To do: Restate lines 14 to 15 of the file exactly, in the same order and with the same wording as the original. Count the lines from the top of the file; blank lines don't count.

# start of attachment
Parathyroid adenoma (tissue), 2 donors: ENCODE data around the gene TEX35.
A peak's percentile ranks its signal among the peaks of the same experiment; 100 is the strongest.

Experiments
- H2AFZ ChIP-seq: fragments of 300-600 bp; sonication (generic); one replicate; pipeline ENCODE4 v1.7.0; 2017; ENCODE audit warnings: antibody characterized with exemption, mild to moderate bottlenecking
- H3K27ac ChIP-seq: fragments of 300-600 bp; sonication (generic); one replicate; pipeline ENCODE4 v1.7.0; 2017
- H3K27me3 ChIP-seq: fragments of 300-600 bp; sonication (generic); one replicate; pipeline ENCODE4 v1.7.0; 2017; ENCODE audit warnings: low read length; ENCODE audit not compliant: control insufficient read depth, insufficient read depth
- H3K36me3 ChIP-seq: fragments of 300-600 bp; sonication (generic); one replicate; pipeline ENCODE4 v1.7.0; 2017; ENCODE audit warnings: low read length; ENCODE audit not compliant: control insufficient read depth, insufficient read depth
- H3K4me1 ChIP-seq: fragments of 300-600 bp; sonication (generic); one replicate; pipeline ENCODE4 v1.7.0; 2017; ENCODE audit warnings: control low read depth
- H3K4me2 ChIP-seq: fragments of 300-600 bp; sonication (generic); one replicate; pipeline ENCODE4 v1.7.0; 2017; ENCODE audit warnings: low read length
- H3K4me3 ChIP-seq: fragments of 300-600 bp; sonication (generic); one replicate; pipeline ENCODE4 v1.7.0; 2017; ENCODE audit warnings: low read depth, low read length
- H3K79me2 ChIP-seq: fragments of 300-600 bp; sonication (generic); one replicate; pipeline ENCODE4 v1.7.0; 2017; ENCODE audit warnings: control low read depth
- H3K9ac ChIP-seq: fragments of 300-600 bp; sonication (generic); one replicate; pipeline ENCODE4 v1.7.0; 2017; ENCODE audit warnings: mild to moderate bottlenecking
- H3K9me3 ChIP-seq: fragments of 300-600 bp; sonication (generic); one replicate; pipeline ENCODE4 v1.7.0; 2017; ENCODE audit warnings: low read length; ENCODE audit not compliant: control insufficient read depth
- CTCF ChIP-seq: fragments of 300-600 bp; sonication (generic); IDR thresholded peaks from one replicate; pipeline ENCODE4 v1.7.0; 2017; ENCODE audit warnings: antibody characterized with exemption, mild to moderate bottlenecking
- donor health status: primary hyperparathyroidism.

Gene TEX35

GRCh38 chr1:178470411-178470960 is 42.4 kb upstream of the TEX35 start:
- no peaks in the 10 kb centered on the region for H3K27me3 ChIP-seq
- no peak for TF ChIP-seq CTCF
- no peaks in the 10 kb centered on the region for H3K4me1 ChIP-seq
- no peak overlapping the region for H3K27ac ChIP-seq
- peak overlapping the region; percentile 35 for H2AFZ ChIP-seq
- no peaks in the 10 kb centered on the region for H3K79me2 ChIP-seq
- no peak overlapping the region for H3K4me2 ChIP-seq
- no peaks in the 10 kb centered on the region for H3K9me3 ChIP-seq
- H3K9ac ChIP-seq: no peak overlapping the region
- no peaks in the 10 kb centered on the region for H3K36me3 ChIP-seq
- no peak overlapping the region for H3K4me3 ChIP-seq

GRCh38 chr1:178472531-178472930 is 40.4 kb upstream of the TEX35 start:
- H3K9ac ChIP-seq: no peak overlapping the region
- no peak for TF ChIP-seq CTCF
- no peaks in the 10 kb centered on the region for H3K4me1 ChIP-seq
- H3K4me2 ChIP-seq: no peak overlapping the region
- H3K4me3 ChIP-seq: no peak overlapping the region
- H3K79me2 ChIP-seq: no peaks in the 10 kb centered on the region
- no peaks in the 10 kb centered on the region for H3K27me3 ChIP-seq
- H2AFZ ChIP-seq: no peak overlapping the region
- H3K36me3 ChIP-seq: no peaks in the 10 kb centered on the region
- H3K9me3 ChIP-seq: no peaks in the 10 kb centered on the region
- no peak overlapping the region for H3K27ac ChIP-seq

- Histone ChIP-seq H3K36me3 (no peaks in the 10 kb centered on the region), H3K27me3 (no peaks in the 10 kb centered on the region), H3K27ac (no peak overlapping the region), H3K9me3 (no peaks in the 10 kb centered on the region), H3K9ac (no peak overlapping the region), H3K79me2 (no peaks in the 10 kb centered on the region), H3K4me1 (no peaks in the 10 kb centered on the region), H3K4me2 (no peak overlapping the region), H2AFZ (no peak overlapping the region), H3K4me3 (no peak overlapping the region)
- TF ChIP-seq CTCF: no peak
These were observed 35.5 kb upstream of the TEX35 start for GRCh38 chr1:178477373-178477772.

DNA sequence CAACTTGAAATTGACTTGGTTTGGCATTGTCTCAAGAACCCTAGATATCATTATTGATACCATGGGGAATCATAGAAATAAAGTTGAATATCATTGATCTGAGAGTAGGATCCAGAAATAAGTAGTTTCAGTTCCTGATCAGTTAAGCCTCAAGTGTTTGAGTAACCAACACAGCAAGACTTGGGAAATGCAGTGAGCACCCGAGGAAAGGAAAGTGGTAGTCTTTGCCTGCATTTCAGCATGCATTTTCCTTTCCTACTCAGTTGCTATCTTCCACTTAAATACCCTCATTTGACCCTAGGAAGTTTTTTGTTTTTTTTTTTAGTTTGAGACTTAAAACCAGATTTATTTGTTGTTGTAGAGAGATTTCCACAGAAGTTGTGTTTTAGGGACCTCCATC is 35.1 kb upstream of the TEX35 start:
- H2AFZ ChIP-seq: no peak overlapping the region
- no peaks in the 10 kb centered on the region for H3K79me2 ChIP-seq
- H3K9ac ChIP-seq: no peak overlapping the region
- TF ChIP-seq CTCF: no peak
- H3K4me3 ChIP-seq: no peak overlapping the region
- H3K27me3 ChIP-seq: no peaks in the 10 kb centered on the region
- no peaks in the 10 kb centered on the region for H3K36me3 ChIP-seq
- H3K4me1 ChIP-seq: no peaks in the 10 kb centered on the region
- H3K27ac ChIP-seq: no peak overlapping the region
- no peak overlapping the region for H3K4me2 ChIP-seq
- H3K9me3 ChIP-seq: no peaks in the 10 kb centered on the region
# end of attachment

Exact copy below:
- CTCF ChIP-seq: fragments of 300-600 bp; sonication (generic); IDR thresholded peaks from one replicate; pipeline ENCODE4 v1.7.0; 2017; ENCODE audit warnings: antibody characterized with exemption, mild to moderate bottlenecking
- donor health status: primary hyperparathyroidism.